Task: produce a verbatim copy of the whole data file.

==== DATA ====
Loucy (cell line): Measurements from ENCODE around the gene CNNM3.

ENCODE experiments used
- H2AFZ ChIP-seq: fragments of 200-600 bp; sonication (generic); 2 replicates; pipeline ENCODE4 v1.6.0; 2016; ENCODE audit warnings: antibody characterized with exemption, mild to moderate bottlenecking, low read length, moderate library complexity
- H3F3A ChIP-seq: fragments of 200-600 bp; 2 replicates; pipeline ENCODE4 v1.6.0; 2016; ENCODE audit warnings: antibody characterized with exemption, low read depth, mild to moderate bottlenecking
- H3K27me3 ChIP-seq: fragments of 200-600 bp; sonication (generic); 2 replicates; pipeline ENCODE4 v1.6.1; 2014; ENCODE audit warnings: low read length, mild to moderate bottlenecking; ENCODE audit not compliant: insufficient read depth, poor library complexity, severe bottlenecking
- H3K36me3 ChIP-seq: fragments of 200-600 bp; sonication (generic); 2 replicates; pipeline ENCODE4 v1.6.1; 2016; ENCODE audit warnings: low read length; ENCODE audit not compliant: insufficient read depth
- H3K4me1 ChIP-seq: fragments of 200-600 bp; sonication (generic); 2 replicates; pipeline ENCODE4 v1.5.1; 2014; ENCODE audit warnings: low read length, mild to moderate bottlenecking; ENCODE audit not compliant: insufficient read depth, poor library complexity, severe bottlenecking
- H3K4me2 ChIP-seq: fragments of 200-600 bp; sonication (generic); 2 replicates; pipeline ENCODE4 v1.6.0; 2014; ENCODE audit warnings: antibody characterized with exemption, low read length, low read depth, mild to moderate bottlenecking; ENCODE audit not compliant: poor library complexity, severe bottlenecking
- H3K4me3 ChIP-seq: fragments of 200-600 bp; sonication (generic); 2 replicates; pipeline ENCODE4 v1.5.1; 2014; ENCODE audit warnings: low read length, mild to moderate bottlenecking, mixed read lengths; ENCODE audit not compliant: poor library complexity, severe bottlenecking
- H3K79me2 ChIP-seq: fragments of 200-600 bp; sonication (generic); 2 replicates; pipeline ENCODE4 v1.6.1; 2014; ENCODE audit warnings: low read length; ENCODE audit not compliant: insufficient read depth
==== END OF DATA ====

Loucy (cell line): Measurements from ENCODE around the gene CNNM3.

ENCODE experiments used
- H2AFZ ChIP-seq: fragments of 200-600 bp; sonication (generic); 2 replicates; pipeline ENCODE4 v1.6.0; 2016; ENCODE audit warnings: antibody characterized with exemption, mild to moderate bottlenecking, low read length, moderate library complexity
- H3F3A ChIP-seq: fragments of 200-600 bp; 2 replicates; pipeline ENCODE4 v1.6.0; 2016; ENCODE audit warnings: antibody characterized with exemption, low read depth, mild to moderate bottlenecking
- H3K27me3 ChIP-seq: fragments of 200-600 bp; sonication (generic); 2 replicates; pipeline ENCODE4 v1.6.1; 2014; ENCODE audit warnings: low read length, mild to moderate bottlenecking; ENCODE audit not compliant: insufficient read depth, poor library complexity, severe bottlenecking
- H3K36me3 ChIP-seq: fragments of 200-600 bp; sonication (generic); 2 replicates; pipeline ENCODE4 v1.6.1; 2016; ENCODE audit warnings: low read length; ENCODE audit not compliant: insufficient read depth
- H3K4me1 ChIP-seq: fragments of 200-600 bp; sonication (generic); 2 replicates; pipeline ENCODE4 v1.5.1; 2014; ENCODE audit warnings: low read length, mild to moderate bottlenecking; ENCODE audit not compliant: insufficient read depth, poor library complexity, severe bottlenecking
- H3K4me2 ChIP-seq: fragments of 200-600 bp; sonication (generic); 2 replicates; pipeline ENCODE4 v1.6.0; 2014; ENCODE audit warnings: antibody characterized with exemption, low read length, low read depth, mild to moderate bottlenecking; ENCODE audit not compliant: poor library complexity, severe bottlenecking
- H3K4me3 ChIP-seq: fragments of 200-600 bp; sonication (generic); 2 replicates; pipeline ENCODE4 v1.5.1; 2014; ENCODE audit warnings: low read length, mild to moderate bottlenecking, mixed read lengths; ENCODE audit not compliant: poor library complexity, severe bottlenecking
- H3K79me2 ChIP-seq: fragments of 200-600 bp; sonication (generic); 2 replicates; pipeline ENCODE4 v1.6.1; 2014; ENCODE audit warnings: low read length; ENCODE audit not compliant: insufficient read depth